The Apostle Islands National Lakeshore is a breathtakingly beautiful archipelago of twenty-two islands in Lake Superior, just off the tip of northern Wisconsin. For years, the national park has been a favorite destination for tourists and locals alike, but the remarkable story behind its creation is little known. In Environmental Politics and the Creation of a Dream, Harold Jordahl, one of the primary advocates for designating the islands as a national park, discloses the full story behind the effort to preserve their natural beauty for posterity. He describes in detail the political and bureaucratic complexities of the national lakeshore campaign, augmented by his own personal recollections and those of such prominent figures as Wisconsin Senator Gaylord Nelson and President John F. Kennedy. Writing in collaboration with Annie Booth, Jordahl recounts how activists, legislators, media, local residents, and other players shaped the islands’ future establishment as a national park.
A long-awaited corrective to the controversial idea of world literature, from a major voice in the field.
Katerina Clark charts interwar efforts by Soviet, European, and Asian leftist writers to create a Eurasian commons: a single cultural space that would overcome national, cultural, and linguistic differences in the name of an anticapitalist, anti-imperialist, and later antifascist aesthetic. At the heart of this story stands the literary arm of the Communist International, or Comintern, anchored in Moscow but reaching Baku, Beijing, London, and parts in between. Its mission attracted diverse networks of writers who hailed from Turkey, Iran, India, and China, as well as the Soviet Union and Europe. Between 1919 and 1943, they sought to establish a new world literature to rival the capitalist republic of Western letters.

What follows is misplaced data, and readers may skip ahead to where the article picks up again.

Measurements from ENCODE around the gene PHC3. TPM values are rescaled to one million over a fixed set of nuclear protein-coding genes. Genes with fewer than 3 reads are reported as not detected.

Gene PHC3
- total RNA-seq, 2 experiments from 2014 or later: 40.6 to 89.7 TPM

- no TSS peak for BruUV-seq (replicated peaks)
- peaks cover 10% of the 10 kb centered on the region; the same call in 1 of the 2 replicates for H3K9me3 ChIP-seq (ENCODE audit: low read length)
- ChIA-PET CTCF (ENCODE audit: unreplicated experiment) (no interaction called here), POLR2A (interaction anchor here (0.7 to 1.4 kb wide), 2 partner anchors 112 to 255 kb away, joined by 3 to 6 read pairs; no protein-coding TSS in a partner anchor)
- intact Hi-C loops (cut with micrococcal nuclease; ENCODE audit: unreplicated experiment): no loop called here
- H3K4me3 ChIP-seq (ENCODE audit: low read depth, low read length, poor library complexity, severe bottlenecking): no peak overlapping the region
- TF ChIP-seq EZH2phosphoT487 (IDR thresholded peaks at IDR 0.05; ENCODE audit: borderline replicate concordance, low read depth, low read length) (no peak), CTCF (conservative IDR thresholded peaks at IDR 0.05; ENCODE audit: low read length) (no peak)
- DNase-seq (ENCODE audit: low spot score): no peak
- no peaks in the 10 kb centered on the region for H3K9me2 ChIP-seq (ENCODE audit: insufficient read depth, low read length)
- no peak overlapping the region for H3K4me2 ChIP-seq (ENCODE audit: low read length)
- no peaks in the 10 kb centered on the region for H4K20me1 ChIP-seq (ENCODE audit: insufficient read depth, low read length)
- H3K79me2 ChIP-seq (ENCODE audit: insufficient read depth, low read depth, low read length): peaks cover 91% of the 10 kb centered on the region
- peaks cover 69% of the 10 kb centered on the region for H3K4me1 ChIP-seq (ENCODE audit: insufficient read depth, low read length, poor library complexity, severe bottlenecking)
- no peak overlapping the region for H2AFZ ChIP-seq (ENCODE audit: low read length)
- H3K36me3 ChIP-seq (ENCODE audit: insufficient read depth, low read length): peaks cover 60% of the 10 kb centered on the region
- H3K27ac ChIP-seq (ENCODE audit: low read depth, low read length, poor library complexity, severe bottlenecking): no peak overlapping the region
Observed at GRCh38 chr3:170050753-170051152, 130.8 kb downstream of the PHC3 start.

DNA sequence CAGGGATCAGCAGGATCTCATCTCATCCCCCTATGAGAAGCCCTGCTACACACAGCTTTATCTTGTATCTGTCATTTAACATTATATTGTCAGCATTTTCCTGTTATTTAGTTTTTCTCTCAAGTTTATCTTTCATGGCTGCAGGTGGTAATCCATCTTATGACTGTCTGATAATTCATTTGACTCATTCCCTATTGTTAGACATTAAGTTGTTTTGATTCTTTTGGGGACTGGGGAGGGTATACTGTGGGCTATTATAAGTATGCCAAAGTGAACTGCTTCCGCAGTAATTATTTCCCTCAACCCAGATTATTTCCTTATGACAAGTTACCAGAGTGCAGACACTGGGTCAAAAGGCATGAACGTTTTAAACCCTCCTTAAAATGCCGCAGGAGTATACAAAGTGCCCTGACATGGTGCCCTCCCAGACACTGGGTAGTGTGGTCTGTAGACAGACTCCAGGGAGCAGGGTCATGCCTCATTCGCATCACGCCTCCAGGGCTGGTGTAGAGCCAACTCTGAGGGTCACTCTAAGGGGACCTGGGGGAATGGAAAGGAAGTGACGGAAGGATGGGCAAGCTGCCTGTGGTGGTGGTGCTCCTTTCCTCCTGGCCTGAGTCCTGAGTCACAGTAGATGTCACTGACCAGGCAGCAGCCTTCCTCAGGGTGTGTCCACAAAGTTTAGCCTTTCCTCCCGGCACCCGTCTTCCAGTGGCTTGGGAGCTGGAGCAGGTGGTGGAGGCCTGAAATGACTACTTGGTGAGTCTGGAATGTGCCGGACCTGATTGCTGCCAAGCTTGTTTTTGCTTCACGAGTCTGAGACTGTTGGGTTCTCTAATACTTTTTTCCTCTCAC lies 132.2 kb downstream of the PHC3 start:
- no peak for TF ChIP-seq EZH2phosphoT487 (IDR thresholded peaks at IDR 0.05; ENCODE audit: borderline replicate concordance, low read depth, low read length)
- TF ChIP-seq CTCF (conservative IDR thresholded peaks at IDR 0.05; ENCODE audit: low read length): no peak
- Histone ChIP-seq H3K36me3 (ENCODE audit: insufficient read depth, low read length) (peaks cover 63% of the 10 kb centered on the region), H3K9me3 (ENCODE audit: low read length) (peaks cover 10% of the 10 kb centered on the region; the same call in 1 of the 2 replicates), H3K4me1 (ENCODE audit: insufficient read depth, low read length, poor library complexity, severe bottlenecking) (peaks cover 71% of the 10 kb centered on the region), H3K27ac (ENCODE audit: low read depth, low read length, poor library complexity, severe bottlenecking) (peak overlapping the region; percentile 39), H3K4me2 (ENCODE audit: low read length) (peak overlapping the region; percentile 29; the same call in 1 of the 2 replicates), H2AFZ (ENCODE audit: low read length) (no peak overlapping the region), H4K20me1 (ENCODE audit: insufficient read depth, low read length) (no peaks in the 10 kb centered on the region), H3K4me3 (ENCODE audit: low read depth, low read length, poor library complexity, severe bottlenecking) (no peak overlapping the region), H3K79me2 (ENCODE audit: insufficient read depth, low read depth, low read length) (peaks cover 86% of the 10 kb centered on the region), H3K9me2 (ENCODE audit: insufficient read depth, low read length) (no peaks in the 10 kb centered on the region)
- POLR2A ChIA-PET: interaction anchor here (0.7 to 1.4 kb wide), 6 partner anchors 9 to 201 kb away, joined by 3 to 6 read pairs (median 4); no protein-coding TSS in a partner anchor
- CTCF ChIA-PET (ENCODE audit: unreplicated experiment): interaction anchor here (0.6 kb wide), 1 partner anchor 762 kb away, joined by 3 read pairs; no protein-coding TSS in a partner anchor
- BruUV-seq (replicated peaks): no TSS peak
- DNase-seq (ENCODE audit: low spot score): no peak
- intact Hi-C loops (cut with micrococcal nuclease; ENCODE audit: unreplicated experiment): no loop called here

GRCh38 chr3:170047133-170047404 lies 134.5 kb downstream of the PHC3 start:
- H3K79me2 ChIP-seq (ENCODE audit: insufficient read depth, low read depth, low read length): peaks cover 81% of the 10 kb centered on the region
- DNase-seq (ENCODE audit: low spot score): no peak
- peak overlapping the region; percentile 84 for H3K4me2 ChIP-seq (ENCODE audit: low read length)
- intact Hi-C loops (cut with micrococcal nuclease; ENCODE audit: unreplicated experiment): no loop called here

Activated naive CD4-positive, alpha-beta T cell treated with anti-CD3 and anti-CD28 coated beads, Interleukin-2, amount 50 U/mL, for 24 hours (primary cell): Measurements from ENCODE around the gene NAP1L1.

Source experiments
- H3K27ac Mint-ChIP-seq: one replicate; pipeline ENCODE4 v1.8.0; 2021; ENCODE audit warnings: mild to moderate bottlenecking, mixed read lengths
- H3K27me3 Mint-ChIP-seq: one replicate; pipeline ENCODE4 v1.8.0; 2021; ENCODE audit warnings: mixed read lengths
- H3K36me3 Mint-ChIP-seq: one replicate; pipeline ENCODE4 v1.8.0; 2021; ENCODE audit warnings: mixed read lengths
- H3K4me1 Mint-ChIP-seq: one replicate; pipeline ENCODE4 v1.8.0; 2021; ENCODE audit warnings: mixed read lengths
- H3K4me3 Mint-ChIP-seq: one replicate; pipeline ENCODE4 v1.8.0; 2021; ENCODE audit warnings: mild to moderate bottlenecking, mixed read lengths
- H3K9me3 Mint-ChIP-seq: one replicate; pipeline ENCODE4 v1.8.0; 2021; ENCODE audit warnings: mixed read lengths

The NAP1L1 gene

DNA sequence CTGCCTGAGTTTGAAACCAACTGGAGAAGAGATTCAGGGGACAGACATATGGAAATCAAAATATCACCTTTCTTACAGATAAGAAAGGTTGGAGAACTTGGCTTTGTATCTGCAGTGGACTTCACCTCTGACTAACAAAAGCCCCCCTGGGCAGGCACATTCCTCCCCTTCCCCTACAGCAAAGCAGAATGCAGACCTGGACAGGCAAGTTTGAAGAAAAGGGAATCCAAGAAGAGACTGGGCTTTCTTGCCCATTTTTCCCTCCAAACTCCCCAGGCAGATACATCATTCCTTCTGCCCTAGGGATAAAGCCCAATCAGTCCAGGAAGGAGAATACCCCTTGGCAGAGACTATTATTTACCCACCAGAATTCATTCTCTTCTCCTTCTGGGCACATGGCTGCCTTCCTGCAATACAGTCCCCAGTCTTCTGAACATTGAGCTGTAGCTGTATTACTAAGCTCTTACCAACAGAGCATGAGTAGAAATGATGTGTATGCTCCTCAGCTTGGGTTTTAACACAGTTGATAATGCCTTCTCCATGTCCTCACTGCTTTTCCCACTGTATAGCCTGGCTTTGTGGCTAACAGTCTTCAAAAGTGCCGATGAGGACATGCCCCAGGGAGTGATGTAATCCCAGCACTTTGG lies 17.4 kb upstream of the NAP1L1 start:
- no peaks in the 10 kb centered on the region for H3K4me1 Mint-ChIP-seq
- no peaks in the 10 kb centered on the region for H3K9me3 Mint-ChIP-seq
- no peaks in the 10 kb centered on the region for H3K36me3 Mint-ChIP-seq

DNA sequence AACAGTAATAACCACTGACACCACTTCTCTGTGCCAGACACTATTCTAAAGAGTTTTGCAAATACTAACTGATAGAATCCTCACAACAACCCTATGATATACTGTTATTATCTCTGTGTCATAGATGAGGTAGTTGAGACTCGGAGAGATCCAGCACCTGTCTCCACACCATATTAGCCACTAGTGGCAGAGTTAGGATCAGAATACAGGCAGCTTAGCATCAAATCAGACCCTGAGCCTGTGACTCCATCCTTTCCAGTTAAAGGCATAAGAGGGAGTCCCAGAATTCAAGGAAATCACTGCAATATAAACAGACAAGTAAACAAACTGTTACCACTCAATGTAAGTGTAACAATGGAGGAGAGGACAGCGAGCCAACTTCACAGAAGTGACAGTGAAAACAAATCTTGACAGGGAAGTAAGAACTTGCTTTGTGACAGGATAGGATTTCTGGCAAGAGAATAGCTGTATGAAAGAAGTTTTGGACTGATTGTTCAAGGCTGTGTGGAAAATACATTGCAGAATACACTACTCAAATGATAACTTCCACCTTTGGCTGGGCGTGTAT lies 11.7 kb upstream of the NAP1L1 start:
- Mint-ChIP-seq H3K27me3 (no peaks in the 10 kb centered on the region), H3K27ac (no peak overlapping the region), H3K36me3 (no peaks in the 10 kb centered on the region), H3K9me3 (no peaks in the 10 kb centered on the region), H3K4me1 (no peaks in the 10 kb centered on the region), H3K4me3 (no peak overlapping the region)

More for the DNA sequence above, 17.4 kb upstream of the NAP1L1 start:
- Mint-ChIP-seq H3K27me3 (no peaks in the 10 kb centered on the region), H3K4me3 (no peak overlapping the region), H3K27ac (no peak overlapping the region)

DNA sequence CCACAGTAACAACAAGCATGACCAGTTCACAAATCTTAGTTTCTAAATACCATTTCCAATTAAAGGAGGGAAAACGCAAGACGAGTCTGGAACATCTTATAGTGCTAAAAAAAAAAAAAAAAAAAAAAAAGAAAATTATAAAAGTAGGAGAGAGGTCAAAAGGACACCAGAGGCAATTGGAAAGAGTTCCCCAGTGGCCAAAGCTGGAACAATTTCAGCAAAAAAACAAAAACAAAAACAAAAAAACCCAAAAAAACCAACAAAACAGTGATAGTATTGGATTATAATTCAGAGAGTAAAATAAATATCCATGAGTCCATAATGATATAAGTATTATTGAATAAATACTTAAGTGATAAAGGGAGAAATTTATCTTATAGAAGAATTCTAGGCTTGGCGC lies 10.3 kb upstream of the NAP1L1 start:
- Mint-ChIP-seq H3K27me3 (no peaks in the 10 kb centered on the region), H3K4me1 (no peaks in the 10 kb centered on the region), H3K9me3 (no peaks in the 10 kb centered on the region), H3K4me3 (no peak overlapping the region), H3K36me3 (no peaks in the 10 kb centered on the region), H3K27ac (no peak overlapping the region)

Eurasia without Borders revises standard accounts of global twentieth-century literary movements. The Eurocentric discourse of world literature focuses on transatlantic interactions, largely omitting the international left and its Asian members. Meanwhile, postcolonial studies have overlooked the socialist-aligned world in favor of the clash between Western European imperialism and subaltern resistance. Clark provides the missing pieces, illuminating a distinctive literature that sought to fuse European and vernacular Asian traditions in the name of a post-imperialist culture.
Socialist literary internationalism was not without serious problems, and at times it succumbed to an orientalist aesthetic that rivaled any coming from Europe. Its history is marked by both promise and tragedy. With clear-eyed honesty, Clark traces the limits, compromises, and achievements of an ambitious cultural collaboration whose resonances in later movements can no longer be ignored.
The story of the Arab Revolt and the Hashemite princes who led it during the First World War is inextricably linked in modern eyes to the legend of Lawrence of Arabia as portrayed in David Lean's 1962 film. But behind this romantic image lies a harsher reality of wartime expediency, double-dealing and dynastic ambition, which shaped the modern Middle East and laid the foundations of many of the conflicts that rack the region to this day. Arab nationalists claim that British instigation for the Arab Revolt against the Ottoman Empire was a commitment to independence for the Arab people, but in this book Robert McNamara shows how the British cultivated the Hashemite Sherifs of Mecca more as an alternative focus during the First World War for Muslim loyalty from the Ottoman Sultan, who as Caliph had declared a jihad against the Allies when the Turks joined the Central Powers, than a leader of an independent and united Arabia. At the same time, the Sykes-Picot Agreement divided up the Middle East between British and French spheres of influence. The sense of betrayal that this caused has coloured Arab nationalists' views of the West ever since. The main countries of the Middle East —Jordan, Syria and Iraq—are all the creations of the post-First World War settlement worked out at the Paris Peace Conference. The story of the Hashemite dynasty at the Paris Peace Conference is the story of the birth of the modern history of a region that is now more than ever at the centre of world affairs.